A Father’s Reflection
Stables founder Tom Zink and his daughter Ashley.
The Christmas of her senior year, my oldest daughter Ashley was diagnosed with a rare, life-threatening illness called Guillain-Barre Syndrome. Her mother and I learned quickly how difficult a child's serious illness can be – and how vital it is for parents to stay by their child's side both during and after hospitalization.
On Christmas morning Ashley experienced difficulty in walking and pervasive muscle pain. In less than a week, she was on a respirator in Intensive Care, 99% paralyzed, able only to blink and move the tips of her fingers and toes. Every muscle was in excruciating pain.
Over 31 days she endured more than 200 injections and 50 various procedures such as having a tube threaded into her wrist vein and slowly, painfully worked up to her chest. Blood was removed from her body five times, its plasma separated and filtered to remove harmful antibodies.
Her heart rate more than doubled to around 150 beats per minute. The slightest exertion would kick it up to 170 or 180. If it had hit 200, her heart would have stopped.
Since Ashley could not swallow, saliva had to be continually suctioned from her mouth. Every hour, she endured the painful deep suctioning of her lungs. One lung collapsed during her stay. Other complications included anemia, bleeding, blurred vision, vomiting, itchy rashes, sleeplessness, life-threatening low calcium levels and a bladder infection. Her skin became grey and brittle. Her lips cracked. She lost 25 pounds.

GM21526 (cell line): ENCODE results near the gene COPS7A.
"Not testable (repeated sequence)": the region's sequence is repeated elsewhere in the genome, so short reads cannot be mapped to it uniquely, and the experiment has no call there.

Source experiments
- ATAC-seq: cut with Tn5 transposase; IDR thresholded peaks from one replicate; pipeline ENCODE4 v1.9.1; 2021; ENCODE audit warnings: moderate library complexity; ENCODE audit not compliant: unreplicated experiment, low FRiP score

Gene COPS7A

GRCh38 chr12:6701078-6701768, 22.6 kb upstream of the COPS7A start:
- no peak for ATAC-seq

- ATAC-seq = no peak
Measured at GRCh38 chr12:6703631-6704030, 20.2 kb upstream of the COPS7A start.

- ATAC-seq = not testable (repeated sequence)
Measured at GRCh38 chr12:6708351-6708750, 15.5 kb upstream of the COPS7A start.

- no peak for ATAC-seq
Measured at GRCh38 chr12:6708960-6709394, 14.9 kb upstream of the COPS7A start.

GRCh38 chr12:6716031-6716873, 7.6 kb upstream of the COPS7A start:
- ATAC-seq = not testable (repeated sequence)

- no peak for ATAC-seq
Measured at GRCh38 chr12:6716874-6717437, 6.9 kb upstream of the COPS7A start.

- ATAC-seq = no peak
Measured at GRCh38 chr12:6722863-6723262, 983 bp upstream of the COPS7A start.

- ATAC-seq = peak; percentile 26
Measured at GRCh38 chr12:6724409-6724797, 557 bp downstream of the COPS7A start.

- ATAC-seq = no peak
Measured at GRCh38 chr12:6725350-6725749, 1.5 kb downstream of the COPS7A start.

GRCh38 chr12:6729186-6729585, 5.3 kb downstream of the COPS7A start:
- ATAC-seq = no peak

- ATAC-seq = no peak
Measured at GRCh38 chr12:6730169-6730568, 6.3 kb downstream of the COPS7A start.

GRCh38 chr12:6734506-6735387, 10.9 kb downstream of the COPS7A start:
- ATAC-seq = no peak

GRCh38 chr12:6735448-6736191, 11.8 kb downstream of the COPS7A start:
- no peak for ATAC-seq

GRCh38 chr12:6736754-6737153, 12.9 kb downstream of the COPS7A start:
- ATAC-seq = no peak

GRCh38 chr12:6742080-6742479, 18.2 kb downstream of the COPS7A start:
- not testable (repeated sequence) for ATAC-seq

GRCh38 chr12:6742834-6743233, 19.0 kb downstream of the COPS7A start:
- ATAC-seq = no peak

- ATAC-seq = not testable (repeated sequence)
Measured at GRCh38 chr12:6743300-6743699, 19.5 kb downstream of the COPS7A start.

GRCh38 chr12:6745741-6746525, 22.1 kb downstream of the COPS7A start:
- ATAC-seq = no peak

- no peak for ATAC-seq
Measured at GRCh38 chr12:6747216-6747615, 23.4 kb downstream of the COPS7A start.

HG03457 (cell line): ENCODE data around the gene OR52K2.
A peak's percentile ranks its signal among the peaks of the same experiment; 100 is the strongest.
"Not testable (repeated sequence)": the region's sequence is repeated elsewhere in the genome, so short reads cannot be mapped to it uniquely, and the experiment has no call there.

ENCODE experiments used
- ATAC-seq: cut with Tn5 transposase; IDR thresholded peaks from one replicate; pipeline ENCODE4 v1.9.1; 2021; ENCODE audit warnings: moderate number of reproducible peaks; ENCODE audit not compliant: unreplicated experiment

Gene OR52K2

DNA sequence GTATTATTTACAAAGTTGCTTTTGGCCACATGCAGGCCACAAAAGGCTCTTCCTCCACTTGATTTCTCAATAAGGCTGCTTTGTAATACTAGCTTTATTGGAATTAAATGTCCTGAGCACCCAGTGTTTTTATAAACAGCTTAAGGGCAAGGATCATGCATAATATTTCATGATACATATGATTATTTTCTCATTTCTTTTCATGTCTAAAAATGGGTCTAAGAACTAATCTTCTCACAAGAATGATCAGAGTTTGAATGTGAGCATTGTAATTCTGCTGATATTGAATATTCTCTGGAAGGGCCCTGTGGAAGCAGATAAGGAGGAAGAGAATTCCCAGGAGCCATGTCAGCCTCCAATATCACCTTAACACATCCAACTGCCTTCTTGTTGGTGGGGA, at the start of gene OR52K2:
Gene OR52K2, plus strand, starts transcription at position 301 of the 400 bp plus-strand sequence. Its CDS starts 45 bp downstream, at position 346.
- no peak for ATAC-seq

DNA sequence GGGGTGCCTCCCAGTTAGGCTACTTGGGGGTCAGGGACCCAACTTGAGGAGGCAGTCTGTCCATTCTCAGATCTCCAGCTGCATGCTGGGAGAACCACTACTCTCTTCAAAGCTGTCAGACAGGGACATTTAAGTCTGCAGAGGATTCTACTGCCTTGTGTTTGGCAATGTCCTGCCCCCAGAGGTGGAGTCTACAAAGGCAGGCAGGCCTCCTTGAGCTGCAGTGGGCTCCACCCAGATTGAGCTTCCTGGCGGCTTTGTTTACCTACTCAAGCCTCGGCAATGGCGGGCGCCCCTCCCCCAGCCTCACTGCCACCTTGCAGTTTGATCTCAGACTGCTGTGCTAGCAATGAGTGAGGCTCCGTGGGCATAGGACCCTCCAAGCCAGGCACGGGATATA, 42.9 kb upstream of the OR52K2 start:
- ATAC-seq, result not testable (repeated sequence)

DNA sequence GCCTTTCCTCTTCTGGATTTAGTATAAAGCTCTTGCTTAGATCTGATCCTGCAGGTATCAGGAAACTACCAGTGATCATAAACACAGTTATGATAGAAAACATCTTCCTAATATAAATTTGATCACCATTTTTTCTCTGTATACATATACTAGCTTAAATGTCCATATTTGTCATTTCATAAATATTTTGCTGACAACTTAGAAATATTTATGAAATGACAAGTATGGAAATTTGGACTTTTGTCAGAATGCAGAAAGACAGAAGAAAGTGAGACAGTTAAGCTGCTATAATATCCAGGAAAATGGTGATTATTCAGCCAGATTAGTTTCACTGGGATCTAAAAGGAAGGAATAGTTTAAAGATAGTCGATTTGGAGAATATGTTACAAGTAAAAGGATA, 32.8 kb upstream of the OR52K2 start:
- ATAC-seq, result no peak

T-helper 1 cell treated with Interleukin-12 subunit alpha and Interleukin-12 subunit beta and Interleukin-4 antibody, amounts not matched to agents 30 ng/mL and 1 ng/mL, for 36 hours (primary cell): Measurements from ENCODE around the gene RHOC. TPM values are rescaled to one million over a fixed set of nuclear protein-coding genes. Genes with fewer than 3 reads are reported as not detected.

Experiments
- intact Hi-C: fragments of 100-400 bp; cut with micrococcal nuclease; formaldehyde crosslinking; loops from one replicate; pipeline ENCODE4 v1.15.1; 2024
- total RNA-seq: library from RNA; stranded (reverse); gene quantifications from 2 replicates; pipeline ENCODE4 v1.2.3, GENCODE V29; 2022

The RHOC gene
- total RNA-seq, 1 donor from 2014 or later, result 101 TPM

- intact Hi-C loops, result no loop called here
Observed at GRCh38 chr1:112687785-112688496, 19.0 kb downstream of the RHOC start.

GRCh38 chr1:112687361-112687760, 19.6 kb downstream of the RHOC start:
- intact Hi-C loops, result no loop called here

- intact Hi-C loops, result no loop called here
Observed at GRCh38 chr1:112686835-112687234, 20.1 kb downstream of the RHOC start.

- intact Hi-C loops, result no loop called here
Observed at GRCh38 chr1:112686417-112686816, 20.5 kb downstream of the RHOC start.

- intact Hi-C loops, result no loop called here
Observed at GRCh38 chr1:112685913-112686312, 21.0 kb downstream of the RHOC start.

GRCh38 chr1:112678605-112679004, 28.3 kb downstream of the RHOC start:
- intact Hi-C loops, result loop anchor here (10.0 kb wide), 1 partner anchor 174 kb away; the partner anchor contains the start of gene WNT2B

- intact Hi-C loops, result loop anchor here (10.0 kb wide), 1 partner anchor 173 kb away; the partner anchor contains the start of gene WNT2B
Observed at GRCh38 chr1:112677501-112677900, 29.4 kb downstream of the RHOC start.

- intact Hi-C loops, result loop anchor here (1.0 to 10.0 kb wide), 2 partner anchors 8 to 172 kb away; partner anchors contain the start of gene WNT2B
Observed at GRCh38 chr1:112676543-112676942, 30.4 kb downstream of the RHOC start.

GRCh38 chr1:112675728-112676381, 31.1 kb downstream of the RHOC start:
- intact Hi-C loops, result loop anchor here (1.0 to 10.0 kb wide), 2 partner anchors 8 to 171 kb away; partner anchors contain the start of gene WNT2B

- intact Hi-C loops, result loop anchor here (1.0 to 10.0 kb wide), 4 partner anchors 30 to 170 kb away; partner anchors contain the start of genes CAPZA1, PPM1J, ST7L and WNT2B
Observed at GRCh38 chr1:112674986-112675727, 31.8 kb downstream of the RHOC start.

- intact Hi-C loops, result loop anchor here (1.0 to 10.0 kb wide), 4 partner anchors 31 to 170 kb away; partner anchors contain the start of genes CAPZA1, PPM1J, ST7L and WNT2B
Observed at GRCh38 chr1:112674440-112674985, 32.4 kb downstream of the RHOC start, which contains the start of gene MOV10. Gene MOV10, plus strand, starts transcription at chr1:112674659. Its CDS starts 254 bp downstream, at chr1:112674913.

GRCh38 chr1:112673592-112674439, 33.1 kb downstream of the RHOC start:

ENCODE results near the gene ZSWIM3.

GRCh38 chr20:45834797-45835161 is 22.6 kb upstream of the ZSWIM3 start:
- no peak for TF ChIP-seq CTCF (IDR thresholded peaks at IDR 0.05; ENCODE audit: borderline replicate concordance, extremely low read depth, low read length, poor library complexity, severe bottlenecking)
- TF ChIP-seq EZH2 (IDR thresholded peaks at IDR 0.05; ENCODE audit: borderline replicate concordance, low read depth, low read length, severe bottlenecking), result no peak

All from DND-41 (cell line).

This was all so disturbing and overwhelming, you might think we would just surrender control to the hospital. But something kept us by Ashley's side, and we're forever grateful we were there. One frightening night we almost lost her. Her respirator failed. The ICU nurse had left her post and could not hear the alarms. Ashley was without air for one and a half minutes. Fortunately, her mother was there to get help.
We remained by Ashley's side as physical and occupational therapy were administered two or three hours a day. To prevent pneumonia, Ashley was rotated in bed 12 times daily and her lungs were x-rayed often.
We massaged her muscles continually to prevent atrophy, and helped her communicate by reciting the alphabet until she tapped a finger in response to a chosen letter. One especially bad day, she tapped out the question, “Am I going to pull through?”
As she slowly began to improve, therapists helped Ashley relearn how to talk, swallow, use her hands, walk and perform all of the tasks most of us take for granted. Although she lost some battles along the way, she won the most important one: She survived.
Similar stories are told in every state in America. These children are as brave and determined as Ashley. Despite their pain and suffering, they have it in them to rise to their challenges.
We now know how to help them. And, with your help, we will.